Dubai: Leveraging on theme parks, shopping to drive tourism


When I landed in Dubai on a Tuesday in January for my short visit, like many other Kenyans and Africans visiting the city or emirate in the United Arab Emirates, I couldn’t wait to see the major architectural landmarks the country is synonymous with. Top on my mind was the Burj Khalifa, an 830m-tall tower dominating the skyscraper-filled Dubai skyline and the iconic hotel Burj Al Arab.

Dubai

Dubai is famous for luxury shopping, ultramodern architecture, and a robust nightlife, but the promise by my hosts this time was to experience a different Dubai. I landed at DXB at around 4am on a winter Wednesday morning after a 4-hour flight. Winter here is more or less the usual Nairobi weather, I was fortunate to be here during the season. I was part of a 15-strong team of scribes from Kenya, South Africa and Nigeria, that is five from each country.

After a one-hour snooze and breakfast at our hotel that was a few kilometers away, we were on the road to explore. All the while marveling at the meticulously constructed road infrastructure and architectural marvels in the city center. Our first stop – Dubai Parks and Resorts, and here all I did was gawk at all stupendous themes therein.

Dubai

My equally stunned African colleagues and I experienced each and every theme park available inside the integrated leisure and theme park destination constituting more than 25 million square feet of land. For the first time in my life, I gathered the guts to try out the rollercoaster rides -the Madagascar Mad Pursuit at the Motiongate, the infinity coaster, the fastest madly thrilling coaster you will ever experience. How a coaster can move from 0 to like 60kph (it felt like 100kph) in seconds as it makes death-defying ups, downs, twists and turns left my heart in my stomach. Stella – who sat beside me – screamed her guts out. Most memorable! Ha ha.

Dubai

Motiongate is the largest Hollywood-inspired theme park in the Middle East, comprising of 13 of Hollywood’s most memorable live action and animated films. The Shrek Village, Smurf Village, Ghostbusters, Puss in Boots, the Green Hornet are just but a few of the attractions at Motiongate that has united three of Hollywood’s legendary film studios; DreamWorks Animation, Columbia Pictures and Lionsgate, to bring cinematic adventure to life.

Dubai

Given it was winter the park was full, the varied faces of the globe well represented. Time stands still as you experience the expansive theme park, with a choice of nine movie-themed family restaurants and an array of quick dining kiosks strategically place as well as official film licensed merchandise sold in 15 themed retail shops.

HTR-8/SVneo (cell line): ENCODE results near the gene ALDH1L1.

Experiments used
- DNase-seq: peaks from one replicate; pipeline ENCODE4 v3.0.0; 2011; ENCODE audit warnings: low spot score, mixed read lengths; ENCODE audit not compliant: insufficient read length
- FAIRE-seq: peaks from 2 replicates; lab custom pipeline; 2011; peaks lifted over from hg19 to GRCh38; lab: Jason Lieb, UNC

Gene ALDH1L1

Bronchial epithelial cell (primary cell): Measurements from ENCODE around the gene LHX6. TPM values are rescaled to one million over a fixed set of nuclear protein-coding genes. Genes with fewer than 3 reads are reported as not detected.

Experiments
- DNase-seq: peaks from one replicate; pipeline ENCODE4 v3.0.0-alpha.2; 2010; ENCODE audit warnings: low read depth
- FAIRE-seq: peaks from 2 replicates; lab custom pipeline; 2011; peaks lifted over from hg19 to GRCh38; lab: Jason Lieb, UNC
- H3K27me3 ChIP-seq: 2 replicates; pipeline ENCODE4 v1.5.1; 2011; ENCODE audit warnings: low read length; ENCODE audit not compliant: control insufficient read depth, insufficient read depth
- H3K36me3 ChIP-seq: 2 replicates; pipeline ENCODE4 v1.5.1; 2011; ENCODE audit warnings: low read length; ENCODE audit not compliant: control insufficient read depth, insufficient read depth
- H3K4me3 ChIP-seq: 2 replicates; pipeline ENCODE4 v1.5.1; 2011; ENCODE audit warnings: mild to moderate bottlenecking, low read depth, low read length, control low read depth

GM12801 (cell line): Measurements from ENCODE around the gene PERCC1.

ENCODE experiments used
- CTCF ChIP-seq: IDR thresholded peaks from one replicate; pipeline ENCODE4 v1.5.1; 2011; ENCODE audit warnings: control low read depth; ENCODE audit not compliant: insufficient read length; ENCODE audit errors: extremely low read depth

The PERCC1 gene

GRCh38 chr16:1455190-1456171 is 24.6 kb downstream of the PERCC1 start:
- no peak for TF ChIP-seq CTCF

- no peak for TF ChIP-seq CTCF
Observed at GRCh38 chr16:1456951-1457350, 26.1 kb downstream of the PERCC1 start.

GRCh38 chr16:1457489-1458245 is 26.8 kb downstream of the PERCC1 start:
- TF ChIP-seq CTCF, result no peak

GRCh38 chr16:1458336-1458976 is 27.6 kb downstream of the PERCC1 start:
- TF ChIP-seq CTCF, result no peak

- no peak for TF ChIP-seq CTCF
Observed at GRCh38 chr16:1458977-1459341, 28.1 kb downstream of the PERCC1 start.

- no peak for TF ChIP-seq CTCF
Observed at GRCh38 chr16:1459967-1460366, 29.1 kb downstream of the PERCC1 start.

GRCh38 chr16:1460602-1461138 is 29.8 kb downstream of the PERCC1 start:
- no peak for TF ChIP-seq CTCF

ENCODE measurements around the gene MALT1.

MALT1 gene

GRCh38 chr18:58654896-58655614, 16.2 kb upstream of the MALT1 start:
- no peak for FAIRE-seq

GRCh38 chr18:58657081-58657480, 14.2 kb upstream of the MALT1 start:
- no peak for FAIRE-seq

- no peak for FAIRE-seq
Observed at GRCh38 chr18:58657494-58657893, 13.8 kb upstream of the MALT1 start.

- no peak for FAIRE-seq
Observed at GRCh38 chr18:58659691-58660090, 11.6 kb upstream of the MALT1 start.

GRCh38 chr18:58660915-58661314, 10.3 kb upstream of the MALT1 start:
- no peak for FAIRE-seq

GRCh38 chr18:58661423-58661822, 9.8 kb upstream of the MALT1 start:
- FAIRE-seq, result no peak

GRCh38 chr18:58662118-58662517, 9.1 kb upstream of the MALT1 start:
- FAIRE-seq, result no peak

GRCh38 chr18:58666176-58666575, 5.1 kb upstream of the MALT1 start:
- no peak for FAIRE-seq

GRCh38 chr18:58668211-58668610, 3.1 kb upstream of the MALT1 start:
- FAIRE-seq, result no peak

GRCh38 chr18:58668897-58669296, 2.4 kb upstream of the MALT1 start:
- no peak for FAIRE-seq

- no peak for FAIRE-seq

Dubai

But the journey is not complete without experiencing BOLLYWOOD. Here my early childhood obsession with Hindu movie stars like Amitabh Bachchan, Sunil Shetty, Amir Khan and others was reawakened. Walking on the Bollywood boulevard is almost surreal making one feel like they are in India. The Mumbai Train restaurant, the cycles, the buses and I got to dance to Bollywood movie songs in the open outside the Raj Mahal (a replica of Taj Mahal). Mac Otani the Bollywood dance star – wink wink.

The simulated 3D cinema experience of the Hindu action hero The Krish was the crème de la crème. I could stay here forever, a great getaway from the Nairobi hustle and bustle.

At nightfall we strolled through the Market Out of The Box (OTB) where local online designers and sellers are given the opportunity to sell their wares in open containers downtown a close to the tallest structure in world- the iconic Burj Khalifa and the world’s largest choreographed fountain system set on the 30-acre man-made Burj Khalifa Lake …. And a bit of shopping at the Dubai Mall to crown the night.

Later during a chat with Stella Obinwa, the Dubai Tourism Board Regional Director for Africa while sampling the Arabic cuisines at The Palace Hotel, I learn that Dubai attracted 14.9 million tourists in 2016, a momentous rise from 14.2 in 2015 and Africa accounted for more than 700,000 of these numbers. Kenyans mostly visit Dubai for shopping mainly at Deira Mall which offers an assortment of designer wears at between 30-70% discounted prices, away from the arm-and-leg prices at Dubai Mall.

Day Two was about more roller coasters and themed restaurants and merchandise at the IMG Worlds of Adventures theme park, a park that cost more than a $1billion and took three years to construct. Here you experience the Marvel Vault, Avengers, Lost Valley with a life-size dinosaur, Cartoon Network, Ben 10 to the eerie Haunted Hotel -for those who have the spine, among other amazing ones.

A short ride away is the magnificent Global Village Dubailand, believed to be the world’s largest seasonal tourism, leisure and entertainment project where global landmarks and cultures are replicated. I was part of the 5 million guests who visit here each season.

Of course, after soaking in all the theme park experiences we had to spare some time to shop at Dubai Mall where all the top international and local designs reside, from perfumes to watches to shoes, you name it. Then we concluded the shopping experience with a visit to the equally splendid Deira Mall …a beehive of activity until late. It closes at midnight! But you have to know your currency conversions well to shop here as the Dirham (AED) is the main currency.

As I caught the early Emirates flight out back to my city Nairobi, I was wistful. How I wish Kenya would invest more and leverage on such theme parks and shopping destinations and experiences to boost her tourism. Meanwhile Dubai ….see you again soon!

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Story By Mac Otani
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